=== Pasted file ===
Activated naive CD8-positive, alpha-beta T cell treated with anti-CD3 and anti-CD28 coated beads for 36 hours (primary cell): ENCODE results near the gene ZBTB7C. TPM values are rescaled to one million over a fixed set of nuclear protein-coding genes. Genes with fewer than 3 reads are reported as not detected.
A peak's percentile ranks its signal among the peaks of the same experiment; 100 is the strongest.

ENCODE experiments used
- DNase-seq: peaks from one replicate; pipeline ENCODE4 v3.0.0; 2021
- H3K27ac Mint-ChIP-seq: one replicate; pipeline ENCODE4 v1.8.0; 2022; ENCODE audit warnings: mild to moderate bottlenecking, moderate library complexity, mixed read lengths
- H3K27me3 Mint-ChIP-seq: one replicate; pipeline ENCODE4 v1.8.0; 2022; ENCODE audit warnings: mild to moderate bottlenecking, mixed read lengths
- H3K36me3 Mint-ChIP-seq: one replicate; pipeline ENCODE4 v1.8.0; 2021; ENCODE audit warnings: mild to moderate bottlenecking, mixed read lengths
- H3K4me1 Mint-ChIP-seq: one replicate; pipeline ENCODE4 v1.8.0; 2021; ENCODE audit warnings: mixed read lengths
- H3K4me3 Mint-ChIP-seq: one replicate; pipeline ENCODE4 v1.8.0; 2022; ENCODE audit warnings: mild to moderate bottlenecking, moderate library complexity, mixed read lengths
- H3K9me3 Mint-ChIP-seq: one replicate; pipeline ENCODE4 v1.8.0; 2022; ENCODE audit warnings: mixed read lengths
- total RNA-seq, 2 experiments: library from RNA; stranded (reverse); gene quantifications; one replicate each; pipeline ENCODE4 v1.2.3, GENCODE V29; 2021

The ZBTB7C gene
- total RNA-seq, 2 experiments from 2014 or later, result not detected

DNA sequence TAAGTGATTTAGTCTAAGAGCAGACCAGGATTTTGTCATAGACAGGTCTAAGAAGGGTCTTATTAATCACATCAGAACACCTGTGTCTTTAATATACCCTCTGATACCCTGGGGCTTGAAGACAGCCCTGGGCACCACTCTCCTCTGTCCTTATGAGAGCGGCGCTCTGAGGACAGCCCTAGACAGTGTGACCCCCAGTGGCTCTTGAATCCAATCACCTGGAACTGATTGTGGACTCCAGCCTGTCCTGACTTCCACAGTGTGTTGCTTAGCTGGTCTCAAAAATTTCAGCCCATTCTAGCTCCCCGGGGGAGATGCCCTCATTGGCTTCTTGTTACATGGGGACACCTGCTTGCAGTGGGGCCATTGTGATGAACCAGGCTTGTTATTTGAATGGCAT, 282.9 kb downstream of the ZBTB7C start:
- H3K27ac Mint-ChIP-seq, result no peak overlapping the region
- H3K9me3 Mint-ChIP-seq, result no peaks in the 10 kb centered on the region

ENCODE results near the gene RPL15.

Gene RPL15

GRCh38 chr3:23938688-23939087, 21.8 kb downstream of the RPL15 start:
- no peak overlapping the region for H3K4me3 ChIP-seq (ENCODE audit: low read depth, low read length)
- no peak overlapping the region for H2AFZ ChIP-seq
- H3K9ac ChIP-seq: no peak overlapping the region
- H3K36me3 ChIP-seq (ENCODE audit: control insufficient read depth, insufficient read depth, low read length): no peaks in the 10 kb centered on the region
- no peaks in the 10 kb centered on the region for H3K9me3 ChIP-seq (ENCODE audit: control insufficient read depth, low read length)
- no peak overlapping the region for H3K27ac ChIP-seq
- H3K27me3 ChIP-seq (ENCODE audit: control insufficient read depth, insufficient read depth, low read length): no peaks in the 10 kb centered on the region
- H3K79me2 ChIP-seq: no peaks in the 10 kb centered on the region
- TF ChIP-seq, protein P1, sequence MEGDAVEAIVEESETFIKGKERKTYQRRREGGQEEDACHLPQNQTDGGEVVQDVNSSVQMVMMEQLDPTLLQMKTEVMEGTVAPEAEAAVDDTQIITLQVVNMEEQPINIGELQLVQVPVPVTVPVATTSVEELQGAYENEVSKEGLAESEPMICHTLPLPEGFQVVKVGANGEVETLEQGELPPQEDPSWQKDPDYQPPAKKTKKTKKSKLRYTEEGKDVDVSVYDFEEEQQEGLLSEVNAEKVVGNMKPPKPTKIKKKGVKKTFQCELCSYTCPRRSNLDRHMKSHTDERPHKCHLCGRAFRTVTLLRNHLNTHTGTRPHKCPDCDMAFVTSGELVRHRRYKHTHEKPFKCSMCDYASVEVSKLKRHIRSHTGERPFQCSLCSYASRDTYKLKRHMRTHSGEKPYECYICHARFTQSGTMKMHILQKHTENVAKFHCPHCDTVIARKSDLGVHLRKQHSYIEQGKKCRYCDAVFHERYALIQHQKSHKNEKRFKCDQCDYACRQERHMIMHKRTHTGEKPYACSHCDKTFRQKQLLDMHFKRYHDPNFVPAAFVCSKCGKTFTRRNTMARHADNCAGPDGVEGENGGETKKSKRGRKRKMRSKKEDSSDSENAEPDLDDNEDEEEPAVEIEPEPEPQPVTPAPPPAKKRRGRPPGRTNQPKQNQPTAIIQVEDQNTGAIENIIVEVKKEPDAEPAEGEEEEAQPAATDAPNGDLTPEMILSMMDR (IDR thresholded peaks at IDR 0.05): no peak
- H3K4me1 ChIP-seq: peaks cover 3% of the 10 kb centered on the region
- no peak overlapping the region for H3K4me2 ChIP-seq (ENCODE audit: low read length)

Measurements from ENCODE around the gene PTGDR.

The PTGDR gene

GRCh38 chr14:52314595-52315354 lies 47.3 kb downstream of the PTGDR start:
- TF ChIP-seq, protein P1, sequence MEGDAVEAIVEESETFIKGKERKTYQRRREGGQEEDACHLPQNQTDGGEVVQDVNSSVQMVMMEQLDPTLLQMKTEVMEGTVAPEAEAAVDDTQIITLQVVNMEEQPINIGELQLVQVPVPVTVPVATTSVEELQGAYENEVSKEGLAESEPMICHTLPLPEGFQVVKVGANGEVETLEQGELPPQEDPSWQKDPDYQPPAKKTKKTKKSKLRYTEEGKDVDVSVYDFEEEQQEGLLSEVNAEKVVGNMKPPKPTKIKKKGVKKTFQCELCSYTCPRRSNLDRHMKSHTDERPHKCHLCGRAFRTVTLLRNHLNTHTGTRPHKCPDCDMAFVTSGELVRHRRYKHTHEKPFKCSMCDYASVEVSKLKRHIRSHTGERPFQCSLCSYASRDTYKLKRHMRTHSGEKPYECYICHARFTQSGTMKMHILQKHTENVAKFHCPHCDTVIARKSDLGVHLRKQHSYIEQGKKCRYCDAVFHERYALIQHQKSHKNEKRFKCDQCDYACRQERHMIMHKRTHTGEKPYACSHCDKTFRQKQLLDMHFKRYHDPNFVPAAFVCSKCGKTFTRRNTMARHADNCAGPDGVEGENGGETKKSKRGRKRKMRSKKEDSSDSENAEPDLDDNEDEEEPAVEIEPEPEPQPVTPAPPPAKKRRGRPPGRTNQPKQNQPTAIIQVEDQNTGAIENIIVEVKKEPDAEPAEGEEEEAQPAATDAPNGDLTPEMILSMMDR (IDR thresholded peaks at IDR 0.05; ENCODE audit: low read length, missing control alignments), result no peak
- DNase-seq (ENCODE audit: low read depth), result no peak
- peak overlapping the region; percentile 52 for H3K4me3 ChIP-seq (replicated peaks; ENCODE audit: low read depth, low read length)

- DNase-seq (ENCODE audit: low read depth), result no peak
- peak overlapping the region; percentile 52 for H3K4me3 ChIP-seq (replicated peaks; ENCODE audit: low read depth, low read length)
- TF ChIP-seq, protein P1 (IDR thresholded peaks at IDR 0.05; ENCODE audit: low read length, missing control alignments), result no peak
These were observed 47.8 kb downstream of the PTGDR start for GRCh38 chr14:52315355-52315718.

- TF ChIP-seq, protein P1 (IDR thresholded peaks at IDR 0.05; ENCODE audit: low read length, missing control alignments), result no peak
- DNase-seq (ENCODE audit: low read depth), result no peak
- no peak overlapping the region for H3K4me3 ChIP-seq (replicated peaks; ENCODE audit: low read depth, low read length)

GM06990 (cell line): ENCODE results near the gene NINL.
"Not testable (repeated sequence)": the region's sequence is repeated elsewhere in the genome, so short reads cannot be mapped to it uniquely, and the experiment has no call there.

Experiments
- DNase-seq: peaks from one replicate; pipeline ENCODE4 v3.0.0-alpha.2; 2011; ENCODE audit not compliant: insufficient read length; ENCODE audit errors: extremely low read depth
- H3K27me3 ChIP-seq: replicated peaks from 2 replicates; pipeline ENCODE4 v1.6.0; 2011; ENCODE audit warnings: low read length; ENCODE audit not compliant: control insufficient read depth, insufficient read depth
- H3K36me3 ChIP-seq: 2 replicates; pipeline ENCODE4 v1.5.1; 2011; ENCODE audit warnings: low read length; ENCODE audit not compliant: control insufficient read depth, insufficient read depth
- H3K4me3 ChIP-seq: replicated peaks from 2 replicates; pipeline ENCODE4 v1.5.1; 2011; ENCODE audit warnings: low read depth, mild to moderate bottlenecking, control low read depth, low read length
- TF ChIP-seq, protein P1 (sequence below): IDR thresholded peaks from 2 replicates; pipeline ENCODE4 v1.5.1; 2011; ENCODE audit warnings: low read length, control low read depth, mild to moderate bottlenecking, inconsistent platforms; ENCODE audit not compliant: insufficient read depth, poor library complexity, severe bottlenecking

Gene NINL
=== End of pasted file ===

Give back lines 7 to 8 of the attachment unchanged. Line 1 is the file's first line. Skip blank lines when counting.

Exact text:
- H3K36me3 Mint-ChIP-seq: one replicate; pipeline ENCODE4 v1.8.0; 2021; ENCODE audit warnings: mild to moderate bottlenecking, mixed read lengths
- H3K4me1 Mint-ChIP-seq: one replicate; pipeline ENCODE4 v1.8.0; 2021; ENCODE audit warnings: mixed read lengths